27. September 2014 · Comments Off on Jugs, Hounds and Champions | Minnesota Pregame Photos · Categories: 2014 · Tags: , , , , ,

A few from pregame out here on a perfect day inside the Big House:

DSCN6611

Jug safe keeping

 

DSCN6626

The Official Braylon back in the house

 

DSCN6635Mad Magician and ‘64 Head Coach Bump Elliott and All-American QB Bob Timberlake

 

DSCN6631 Captain Jim Conley and Barry Dehlin

gear

DSCN6638

Frank “The Fudgehammer” Nunley and Rick Volk.  In ‘64 Volk pick off the Buckeyes twice in the 4th quarter to seal the game and a trip to the Rose Bowl.

Jil Gordon and Scott Robbins

My favorite Michigan artists – Jil Gordon of TrueBlue365 and Scott Robbins of The Blockhams.  Check out Scott’s latest with Ira and Sam on WTKA.

 

Photo Sep 27, 2 29 39 PM

 

Photo Sep 27, 1 12 15 PM Jon Falk preaching!  (While Steve Clarke is tweeting)

21. November 2013 · Comments Off on Moving The Game for JFK (1963) · Categories: 2013 · Tags: , , ,

Played November 30, 1963, scheduled November 23, 1963

On the eve of the 50th anniversary of the Kennedy assassination, a repost.  Back in 2009 I asked Dr. Barry Dehlin, a sophomore on Bump Elliott’s 1963 squad, to talk about his memories of that historic day.   The day after the shooting Ohio State was scheduled to be at the Big House but understandably that game was postponed to honor the President.   Here’s what Dehlin shared:

Naturally the assassination was a shock to all of us. I remember being in the dorm getting ready to go to practice when I heard what had happened. One of those sentinel moments in your life that you will always remember. We still met that Friday and the decision was already made that the game was postponed and would be played the next Saturday which of course was after Thanksgiving. The players would have to stay in town and not go home for Thanksgiving.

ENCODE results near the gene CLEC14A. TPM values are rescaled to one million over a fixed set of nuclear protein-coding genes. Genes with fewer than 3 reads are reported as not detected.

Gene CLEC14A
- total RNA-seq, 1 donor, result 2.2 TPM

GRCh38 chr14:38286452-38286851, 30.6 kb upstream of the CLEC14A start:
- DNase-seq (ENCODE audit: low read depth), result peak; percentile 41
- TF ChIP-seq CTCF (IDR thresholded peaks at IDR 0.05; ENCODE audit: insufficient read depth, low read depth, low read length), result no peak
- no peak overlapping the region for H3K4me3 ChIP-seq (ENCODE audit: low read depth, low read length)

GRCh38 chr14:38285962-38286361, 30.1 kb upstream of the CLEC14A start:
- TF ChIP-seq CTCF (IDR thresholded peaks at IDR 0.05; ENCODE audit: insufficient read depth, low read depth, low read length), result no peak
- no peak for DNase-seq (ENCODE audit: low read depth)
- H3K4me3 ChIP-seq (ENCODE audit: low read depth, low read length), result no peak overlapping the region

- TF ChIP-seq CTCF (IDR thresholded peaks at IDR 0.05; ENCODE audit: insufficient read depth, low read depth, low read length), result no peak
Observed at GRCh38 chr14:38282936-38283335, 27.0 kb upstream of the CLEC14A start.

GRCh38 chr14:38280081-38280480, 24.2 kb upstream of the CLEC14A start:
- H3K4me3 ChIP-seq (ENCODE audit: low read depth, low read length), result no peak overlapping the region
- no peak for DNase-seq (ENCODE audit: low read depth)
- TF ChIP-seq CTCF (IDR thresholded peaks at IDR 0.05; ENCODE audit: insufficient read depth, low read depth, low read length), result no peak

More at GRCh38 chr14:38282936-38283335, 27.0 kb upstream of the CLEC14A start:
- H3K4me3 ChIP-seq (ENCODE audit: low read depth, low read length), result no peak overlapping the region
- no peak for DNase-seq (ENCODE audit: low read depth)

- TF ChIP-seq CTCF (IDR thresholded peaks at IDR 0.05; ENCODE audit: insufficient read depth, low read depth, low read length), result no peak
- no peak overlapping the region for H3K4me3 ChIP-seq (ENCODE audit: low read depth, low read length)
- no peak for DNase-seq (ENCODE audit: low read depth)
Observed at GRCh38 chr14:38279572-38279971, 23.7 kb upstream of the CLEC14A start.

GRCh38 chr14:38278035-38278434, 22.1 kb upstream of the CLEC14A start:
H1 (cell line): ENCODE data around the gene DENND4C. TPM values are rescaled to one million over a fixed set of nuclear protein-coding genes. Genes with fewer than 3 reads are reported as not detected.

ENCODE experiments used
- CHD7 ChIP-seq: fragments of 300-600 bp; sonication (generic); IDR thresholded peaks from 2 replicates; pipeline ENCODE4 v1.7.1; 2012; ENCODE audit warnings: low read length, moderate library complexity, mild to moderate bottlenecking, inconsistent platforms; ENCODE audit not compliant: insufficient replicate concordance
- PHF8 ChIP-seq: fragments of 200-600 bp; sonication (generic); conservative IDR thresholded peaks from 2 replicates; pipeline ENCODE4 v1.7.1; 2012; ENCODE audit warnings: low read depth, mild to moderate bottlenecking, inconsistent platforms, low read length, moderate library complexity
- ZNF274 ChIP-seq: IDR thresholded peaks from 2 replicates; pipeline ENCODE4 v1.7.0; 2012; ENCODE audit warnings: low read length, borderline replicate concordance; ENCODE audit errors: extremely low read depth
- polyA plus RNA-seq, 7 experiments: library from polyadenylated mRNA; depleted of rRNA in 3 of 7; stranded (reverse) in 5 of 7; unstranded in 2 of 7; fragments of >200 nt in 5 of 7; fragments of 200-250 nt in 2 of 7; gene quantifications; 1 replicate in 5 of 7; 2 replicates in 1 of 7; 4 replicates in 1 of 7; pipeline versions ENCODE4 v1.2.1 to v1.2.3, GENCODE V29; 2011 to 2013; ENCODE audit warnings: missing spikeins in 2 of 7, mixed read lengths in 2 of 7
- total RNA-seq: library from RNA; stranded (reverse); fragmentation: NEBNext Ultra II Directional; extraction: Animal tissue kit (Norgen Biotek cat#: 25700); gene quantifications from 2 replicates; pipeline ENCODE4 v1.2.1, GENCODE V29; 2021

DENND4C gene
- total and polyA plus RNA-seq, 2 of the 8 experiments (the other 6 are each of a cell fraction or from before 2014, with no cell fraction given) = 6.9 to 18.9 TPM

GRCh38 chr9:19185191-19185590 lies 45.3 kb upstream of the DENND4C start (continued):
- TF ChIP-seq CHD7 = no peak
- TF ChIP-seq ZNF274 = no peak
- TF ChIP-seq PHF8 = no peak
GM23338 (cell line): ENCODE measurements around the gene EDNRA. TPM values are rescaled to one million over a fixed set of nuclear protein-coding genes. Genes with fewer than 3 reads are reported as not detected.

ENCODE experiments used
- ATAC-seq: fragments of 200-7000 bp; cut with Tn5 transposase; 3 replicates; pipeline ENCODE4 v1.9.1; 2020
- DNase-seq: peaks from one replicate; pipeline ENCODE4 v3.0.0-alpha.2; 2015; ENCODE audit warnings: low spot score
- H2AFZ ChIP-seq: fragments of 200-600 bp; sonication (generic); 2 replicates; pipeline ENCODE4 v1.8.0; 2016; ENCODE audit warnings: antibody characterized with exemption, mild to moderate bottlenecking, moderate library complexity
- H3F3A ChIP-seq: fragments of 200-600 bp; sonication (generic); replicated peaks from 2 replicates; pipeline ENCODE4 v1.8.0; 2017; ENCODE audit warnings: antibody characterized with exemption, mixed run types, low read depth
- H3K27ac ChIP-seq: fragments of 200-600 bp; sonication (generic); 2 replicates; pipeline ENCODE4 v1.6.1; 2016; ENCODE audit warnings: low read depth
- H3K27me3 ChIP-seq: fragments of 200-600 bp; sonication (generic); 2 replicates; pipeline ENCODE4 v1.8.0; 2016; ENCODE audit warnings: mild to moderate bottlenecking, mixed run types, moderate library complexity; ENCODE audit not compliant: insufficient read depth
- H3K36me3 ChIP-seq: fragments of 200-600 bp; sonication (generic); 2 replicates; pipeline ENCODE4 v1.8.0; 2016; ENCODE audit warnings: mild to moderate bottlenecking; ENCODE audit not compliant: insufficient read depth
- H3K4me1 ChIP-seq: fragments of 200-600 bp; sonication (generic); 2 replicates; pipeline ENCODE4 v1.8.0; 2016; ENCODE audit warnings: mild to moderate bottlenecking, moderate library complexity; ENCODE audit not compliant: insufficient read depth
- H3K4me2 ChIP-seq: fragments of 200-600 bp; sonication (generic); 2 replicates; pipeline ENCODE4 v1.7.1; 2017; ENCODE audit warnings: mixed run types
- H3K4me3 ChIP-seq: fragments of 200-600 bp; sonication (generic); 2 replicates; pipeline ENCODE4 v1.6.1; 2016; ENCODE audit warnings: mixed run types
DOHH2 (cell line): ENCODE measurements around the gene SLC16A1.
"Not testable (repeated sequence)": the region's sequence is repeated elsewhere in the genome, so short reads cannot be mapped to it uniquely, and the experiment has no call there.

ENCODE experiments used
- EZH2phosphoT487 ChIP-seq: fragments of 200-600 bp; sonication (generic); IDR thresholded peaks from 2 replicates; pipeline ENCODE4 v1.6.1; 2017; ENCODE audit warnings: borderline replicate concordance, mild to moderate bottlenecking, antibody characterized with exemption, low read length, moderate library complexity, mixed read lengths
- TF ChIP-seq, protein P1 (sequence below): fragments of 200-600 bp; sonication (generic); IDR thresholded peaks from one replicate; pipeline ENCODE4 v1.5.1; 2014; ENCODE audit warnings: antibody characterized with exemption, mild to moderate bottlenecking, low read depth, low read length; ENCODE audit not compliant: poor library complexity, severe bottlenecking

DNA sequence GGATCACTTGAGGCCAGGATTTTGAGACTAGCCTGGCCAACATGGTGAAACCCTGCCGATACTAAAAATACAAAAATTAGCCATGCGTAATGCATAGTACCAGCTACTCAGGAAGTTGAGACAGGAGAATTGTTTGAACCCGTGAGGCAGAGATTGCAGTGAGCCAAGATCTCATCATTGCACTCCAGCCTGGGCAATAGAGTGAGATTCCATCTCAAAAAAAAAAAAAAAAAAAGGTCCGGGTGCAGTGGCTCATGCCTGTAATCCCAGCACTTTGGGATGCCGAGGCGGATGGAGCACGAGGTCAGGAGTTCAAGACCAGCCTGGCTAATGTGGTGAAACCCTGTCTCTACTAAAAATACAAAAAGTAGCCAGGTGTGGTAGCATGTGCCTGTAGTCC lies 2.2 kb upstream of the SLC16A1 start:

It was a cold week of practice but the interesting thing we did was bus to the Lions/Packers game on Thanksgiving. We sat on the field at Tiger stadium to watch the Lions and Packers tie. I believe that was the last game of the Lions and Packers on Thanksgiving for many years. That story I don’t know. [Ed: Correct. That game, a 13-13 tie, was the end of a string of thirteen straight Thanksgiving Day games for the Packers and Lions in Detroit.]

The game then was played the next Saturday and Ohio won on a pass to Paul Warfield in the end zone just over the hands of Jack Clancy. Warfield of course had a fine pro career and so did Clancy, who also was a wideout in the pros. Also remember the college game before 1965 did not allow unlimited substitution. On a fumble or interception only 2 players could be substituted each down for the first series. It was a much different game.

Thanks for letting me reminisce.

Go Blue

Great stuff.

The Ohio State loss capped a tough run for Elliott’s squad, as they finished 3-4-2 good for fifth in the conference. The following season, Dehlin along with captain Jim Conley turned things completely around capped off with a 10-0 victory in Columbus and a 34-7 thumping of Oregon State in the Rose Bowl.